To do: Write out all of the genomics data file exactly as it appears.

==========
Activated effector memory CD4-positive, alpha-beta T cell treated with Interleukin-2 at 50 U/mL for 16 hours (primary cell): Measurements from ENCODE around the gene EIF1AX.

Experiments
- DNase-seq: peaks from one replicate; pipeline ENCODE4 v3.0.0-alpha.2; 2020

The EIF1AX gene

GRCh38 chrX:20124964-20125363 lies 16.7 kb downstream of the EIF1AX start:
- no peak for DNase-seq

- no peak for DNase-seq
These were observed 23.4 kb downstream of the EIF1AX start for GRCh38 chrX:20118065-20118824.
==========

Activated effector memory CD4-positive, alpha-beta T cell treated with Interleukin-2 at 50 U/mL for 16 hours (primary cell): Measurements from ENCODE around the gene EIF1AX.

Experiments
- DNase-seq: peaks from one replicate; pipeline ENCODE4 v3.0.0-alpha.2; 2020

The EIF1AX gene

GRCh38 chrX:20124964-20125363 lies 16.7 kb downstream of the EIF1AX start:
- no peak for DNase-seq

- no peak for DNase-seq
These were observed 23.4 kb downstream of the EIF1AX start for GRCh38 chrX:20118065-20118824.